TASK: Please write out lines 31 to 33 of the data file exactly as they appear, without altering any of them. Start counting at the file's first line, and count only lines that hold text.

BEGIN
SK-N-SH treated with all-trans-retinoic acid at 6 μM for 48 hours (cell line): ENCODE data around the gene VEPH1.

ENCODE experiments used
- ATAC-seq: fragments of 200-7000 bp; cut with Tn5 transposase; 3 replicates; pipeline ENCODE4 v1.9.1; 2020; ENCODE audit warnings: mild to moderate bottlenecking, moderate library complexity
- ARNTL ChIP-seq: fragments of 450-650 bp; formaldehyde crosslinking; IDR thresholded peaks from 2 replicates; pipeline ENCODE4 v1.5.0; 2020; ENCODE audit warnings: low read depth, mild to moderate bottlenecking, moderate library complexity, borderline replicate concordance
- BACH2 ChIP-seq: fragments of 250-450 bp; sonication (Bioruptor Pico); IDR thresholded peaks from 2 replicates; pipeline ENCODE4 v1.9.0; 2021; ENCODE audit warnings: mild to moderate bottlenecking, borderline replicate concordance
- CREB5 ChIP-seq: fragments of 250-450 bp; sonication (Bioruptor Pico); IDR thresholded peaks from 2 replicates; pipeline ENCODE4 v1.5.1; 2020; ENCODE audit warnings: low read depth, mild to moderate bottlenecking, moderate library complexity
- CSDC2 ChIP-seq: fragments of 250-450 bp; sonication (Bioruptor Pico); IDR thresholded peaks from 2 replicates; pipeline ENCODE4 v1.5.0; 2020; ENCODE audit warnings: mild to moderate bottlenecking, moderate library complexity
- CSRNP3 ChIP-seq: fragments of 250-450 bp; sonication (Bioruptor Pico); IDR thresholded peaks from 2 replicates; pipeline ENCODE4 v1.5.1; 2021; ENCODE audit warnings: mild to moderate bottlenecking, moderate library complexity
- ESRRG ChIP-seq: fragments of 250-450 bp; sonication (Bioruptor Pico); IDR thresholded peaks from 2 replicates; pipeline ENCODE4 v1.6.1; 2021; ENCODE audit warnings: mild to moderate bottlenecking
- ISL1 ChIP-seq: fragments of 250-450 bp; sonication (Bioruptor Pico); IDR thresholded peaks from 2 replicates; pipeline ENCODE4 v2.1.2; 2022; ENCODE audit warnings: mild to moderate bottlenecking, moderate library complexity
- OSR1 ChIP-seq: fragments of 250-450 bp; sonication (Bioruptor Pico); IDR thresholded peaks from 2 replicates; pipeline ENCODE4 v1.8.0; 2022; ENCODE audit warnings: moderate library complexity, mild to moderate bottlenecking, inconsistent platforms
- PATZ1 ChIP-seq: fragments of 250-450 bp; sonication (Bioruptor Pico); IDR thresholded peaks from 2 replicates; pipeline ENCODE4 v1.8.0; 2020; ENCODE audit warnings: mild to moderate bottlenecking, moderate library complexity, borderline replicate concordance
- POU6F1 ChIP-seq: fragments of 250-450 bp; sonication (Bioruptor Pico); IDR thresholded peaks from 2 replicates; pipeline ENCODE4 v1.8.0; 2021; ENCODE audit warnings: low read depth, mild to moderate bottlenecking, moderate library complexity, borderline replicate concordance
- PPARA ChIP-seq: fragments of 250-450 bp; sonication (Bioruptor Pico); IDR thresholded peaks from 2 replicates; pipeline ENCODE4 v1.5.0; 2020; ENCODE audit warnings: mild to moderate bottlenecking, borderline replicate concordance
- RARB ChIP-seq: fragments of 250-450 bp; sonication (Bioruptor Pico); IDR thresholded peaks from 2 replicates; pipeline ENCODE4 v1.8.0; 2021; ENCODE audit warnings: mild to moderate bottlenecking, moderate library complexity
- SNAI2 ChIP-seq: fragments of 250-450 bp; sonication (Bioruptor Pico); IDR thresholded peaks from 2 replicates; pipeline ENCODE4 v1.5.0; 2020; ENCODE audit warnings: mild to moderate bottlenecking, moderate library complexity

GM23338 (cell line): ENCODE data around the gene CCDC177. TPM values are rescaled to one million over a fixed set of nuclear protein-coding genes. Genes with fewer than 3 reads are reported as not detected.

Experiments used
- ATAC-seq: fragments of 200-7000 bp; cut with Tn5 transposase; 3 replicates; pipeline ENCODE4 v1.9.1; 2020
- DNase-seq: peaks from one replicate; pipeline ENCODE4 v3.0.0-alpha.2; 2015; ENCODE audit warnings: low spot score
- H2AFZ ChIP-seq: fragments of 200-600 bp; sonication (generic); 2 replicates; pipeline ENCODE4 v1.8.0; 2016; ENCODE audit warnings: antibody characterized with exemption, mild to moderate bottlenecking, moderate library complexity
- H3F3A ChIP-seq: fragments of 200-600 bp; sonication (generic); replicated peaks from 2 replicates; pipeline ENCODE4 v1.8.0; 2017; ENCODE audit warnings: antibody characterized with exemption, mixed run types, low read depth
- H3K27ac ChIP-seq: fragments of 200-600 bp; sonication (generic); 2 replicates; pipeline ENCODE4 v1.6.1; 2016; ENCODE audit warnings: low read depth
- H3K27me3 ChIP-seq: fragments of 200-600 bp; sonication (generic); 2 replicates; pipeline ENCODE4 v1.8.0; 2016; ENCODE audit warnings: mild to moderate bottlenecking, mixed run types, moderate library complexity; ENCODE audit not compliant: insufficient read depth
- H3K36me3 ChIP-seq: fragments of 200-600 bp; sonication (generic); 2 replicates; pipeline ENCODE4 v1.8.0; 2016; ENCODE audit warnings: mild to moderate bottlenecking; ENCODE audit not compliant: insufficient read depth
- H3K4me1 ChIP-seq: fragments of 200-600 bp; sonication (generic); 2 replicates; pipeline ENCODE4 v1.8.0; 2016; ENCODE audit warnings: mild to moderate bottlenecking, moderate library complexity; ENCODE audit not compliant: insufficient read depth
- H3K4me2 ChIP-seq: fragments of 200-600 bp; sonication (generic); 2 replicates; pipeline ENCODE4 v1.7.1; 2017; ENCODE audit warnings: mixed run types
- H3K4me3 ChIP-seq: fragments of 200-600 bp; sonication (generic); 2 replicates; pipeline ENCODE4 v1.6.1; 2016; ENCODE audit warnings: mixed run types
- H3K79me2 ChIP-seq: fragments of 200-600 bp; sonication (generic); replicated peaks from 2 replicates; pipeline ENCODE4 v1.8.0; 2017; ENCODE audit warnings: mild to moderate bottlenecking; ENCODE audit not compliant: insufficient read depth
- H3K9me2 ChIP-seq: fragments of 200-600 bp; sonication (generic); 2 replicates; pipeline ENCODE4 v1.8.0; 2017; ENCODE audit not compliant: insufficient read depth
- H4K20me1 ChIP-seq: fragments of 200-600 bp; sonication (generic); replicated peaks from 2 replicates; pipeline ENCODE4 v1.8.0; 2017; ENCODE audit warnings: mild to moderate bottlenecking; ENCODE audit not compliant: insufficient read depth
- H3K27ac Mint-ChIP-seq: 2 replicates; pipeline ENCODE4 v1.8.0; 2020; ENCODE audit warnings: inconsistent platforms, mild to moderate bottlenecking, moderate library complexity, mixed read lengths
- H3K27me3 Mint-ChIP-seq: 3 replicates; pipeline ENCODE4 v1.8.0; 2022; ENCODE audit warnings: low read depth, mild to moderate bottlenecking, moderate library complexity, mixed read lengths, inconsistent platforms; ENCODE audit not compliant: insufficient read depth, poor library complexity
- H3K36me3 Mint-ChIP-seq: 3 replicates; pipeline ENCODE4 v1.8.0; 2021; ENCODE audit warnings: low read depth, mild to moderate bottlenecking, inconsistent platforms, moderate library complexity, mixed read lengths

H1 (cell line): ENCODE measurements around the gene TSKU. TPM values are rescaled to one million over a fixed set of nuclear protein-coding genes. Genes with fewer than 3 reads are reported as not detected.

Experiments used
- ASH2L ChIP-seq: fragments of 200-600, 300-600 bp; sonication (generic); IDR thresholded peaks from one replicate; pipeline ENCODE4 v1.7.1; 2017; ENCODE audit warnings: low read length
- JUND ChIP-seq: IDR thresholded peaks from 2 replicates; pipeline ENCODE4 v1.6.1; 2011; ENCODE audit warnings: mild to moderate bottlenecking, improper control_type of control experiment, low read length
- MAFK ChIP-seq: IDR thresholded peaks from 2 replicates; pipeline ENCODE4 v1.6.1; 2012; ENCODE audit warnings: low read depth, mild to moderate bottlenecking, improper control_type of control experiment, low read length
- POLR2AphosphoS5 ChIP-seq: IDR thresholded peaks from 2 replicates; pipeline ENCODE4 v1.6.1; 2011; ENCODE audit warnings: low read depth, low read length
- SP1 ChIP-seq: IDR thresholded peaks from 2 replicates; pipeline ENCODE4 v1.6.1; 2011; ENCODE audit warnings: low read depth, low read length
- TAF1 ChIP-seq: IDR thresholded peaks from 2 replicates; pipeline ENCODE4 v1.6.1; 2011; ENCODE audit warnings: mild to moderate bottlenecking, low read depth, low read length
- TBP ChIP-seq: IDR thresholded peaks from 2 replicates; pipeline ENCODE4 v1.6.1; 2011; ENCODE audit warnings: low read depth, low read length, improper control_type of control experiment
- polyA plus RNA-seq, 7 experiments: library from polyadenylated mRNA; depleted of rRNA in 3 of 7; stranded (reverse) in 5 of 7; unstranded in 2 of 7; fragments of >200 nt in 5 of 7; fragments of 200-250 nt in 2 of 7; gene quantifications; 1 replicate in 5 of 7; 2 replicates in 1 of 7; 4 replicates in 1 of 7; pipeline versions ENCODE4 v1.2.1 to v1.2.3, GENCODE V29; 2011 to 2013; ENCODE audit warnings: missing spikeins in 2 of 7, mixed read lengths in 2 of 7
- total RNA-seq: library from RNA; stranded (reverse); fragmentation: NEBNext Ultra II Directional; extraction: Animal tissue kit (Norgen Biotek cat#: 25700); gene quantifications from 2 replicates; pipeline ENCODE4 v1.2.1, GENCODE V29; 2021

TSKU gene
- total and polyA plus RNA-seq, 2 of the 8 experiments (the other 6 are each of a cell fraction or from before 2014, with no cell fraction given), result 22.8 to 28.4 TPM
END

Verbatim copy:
- H4K20me1 ChIP-seq: fragments of 200-600 bp; sonication (generic); replicated peaks from 2 replicates; pipeline ENCODE4 v1.8.0; 2017; ENCODE audit warnings: mild to moderate bottlenecking; ENCODE audit not compliant: insufficient read depth
- H3K27ac Mint-ChIP-seq: 2 replicates; pipeline ENCODE4 v1.8.0; 2020; ENCODE audit warnings: inconsistent platforms, mild to moderate bottlenecking, moderate library complexity, mixed read lengths
- H3K27me3 Mint-ChIP-seq: 3 replicates; pipeline ENCODE4 v1.8.0; 2022; ENCODE audit warnings: low read depth, mild to moderate bottlenecking, moderate library complexity, mixed read lengths, inconsistent platforms; ENCODE audit not compliant: insufficient read depth, poor library complexity